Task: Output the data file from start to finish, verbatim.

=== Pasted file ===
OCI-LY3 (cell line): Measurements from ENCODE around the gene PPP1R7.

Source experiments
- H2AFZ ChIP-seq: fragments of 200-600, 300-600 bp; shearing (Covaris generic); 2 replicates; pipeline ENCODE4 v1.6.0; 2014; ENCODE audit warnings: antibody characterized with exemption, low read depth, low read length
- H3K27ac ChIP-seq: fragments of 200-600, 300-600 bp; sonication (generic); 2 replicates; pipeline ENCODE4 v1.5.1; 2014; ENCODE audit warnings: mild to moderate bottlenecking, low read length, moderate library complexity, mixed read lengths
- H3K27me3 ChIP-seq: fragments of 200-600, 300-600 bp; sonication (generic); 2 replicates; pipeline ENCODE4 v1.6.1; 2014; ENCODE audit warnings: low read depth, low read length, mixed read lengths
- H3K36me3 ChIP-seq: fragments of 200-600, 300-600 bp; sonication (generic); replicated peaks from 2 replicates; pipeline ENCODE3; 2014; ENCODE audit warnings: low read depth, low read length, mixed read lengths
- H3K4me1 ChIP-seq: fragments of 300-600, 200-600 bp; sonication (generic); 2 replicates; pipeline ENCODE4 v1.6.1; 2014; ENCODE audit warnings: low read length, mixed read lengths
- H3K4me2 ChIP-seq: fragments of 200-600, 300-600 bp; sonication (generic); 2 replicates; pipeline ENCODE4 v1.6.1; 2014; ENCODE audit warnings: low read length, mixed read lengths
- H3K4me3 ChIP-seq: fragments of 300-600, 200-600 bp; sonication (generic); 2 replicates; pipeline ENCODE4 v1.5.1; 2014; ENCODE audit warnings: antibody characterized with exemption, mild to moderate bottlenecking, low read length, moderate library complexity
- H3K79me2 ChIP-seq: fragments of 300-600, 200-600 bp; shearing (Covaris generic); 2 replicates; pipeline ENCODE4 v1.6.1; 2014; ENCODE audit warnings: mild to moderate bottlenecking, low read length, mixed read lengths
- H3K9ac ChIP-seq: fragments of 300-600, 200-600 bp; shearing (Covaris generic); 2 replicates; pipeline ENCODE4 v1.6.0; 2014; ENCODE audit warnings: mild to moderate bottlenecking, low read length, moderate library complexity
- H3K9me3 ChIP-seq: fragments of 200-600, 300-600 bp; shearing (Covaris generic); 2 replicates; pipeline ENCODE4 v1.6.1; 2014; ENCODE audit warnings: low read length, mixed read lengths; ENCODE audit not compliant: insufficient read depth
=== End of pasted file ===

OCI-LY3 (cell line): Measurements from ENCODE around the gene PPP1R7.

Source experiments
- H2AFZ ChIP-seq: fragments of 200-600, 300-600 bp; shearing (Covaris generic); 2 replicates; pipeline ENCODE4 v1.6.0; 2014; ENCODE audit warnings: antibody characterized with exemption, low read depth, low read length
- H3K27ac ChIP-seq: fragments of 200-600, 300-600 bp; sonication (generic); 2 replicates; pipeline ENCODE4 v1.5.1; 2014; ENCODE audit warnings: mild to moderate bottlenecking, low read length, moderate library complexity, mixed read lengths
- H3K27me3 ChIP-seq: fragments of 200-600, 300-600 bp; sonication (generic); 2 replicates; pipeline ENCODE4 v1.6.1; 2014; ENCODE audit warnings: low read depth, low read length, mixed read lengths
- H3K36me3 ChIP-seq: fragments of 200-600, 300-600 bp; sonication (generic); replicated peaks from 2 replicates; pipeline ENCODE3; 2014; ENCODE audit warnings: low read depth, low read length, mixed read lengths
- H3K4me1 ChIP-seq: fragments of 300-600, 200-600 bp; sonication (generic); 2 replicates; pipeline ENCODE4 v1.6.1; 2014; ENCODE audit warnings: low read length, mixed read lengths
- H3K4me2 ChIP-seq: fragments of 200-600, 300-600 bp; sonication (generic); 2 replicates; pipeline ENCODE4 v1.6.1; 2014; ENCODE audit warnings: low read length, mixed read lengths
- H3K4me3 ChIP-seq: fragments of 300-600, 200-600 bp; sonication (generic); 2 replicates; pipeline ENCODE4 v1.5.1; 2014; ENCODE audit warnings: antibody characterized with exemption, mild to moderate bottlenecking, low read length, moderate library complexity
- H3K79me2 ChIP-seq: fragments of 300-600, 200-600 bp; shearing (Covaris generic); 2 replicates; pipeline ENCODE4 v1.6.1; 2014; ENCODE audit warnings: mild to moderate bottlenecking, low read length, mixed read lengths
- H3K9ac ChIP-seq: fragments of 300-600, 200-600 bp; shearing (Covaris generic); 2 replicates; pipeline ENCODE4 v1.6.0; 2014; ENCODE audit warnings: mild to moderate bottlenecking, low read length, moderate library complexity
- H3K9me3 ChIP-seq: fragments of 200-600, 300-600 bp; shearing (Covaris generic); 2 replicates; pipeline ENCODE4 v1.6.1; 2014; ENCODE audit warnings: low read length, mixed read lengths; ENCODE audit not compliant: insufficient read depth